8. Rare But Relatively Inexpensive

Spinel is many times rarer than ruby, has comparable color, luster, and a wonderful appearance - but it sells for a fraction of the price. Why is that? An important reason is that jewelry manufacturers and jewelry buyers are still not thinking about spinel - and that makes spinel a gem that does not have a high demand - yet!

You should expect more and more people to walk into jewelry stores and ask to see spinel jewelry. Why? They were born in August and just learned that spinel was the new August birthstone.

Or, the shopper might be looking for a unique birthday gift for a person born in August and whose favorite color is red. They might be thrilled to get a red birthstone, learn about spinel, and show their spinel to every one of their friends. Word-of-mouth is the direct path to a gem's popularity.

star spinel

Star Spinel: A blue spinel cabochon displaying a white six-ray star. This phenomenon is known as asterism. Photo by Greg C. Grace / Alamy Stock Photo.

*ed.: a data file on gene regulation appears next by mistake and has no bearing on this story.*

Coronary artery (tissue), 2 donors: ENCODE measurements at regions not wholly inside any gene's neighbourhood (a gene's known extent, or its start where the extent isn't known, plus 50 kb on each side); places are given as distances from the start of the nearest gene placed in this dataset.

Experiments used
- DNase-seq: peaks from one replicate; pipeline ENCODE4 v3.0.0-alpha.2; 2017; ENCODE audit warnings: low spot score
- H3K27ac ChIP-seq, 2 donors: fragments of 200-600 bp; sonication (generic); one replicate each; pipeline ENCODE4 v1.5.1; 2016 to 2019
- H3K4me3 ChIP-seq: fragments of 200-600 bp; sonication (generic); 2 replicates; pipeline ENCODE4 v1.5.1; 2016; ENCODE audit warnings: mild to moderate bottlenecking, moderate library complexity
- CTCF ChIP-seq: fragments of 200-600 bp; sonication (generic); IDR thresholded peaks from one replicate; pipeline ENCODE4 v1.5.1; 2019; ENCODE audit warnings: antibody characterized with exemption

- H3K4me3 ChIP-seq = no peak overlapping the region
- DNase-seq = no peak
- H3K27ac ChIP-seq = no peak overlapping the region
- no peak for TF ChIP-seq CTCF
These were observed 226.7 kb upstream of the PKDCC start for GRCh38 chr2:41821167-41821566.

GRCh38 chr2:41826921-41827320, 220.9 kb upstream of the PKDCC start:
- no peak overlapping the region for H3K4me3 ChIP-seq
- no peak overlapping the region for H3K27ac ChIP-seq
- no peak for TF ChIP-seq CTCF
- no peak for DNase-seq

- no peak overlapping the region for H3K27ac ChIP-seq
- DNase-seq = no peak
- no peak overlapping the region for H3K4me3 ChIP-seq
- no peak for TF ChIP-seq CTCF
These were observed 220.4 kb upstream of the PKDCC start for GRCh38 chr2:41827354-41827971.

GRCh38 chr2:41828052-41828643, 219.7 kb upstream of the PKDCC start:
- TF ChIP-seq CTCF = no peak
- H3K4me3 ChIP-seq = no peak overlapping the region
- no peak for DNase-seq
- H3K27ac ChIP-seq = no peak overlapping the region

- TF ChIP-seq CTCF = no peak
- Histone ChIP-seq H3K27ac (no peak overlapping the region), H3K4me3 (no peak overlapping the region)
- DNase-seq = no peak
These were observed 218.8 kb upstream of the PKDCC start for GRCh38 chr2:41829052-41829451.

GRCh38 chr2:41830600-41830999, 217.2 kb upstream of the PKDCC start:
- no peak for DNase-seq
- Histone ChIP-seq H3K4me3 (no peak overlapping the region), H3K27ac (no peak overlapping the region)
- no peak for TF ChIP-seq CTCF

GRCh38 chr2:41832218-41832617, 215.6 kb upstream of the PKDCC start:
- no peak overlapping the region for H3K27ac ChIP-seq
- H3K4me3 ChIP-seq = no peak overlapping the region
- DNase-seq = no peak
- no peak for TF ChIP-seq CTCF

9. A Phenomenal Gem

The word "phenomenal" has a special use in gemology. The name is used for gems that have a special optical reaction to light. Some specimens of spinel contain a network of thousands of needle-shaped crystals of rutile that reflect light from specific directions. In some specimens of spinel, these reflections produce a six-ray star when the gem is cut en cabochon.

The blue spinel in the photo is an example of a spinel cabochon with a six-ray star. These phenomenal gems are known as "star spinels."

spinel crystals

Natural Spinel Crystals: Two natural crystals of spinel, one vivid red, the other frosted purple. Few gems are found as isolated crystals as beautiful as these. Photos by Greg C. Grace / Alamy Stock Photo.

10. Beautiful Crystals

Like diamond, spinel often crystallizes in perfect octahedral crystals. An octahedron is a three-dimensional shape that resembles two four-sided pyramids attached at their bases.

Octahedral crystals of spinel are often mined from marble, but they are more often found as water-worn crystals in stream sediments. Especially nice crystals are highly prized by mineral collectors or mounted as gems without being faceted. Natural crystals can make special gems.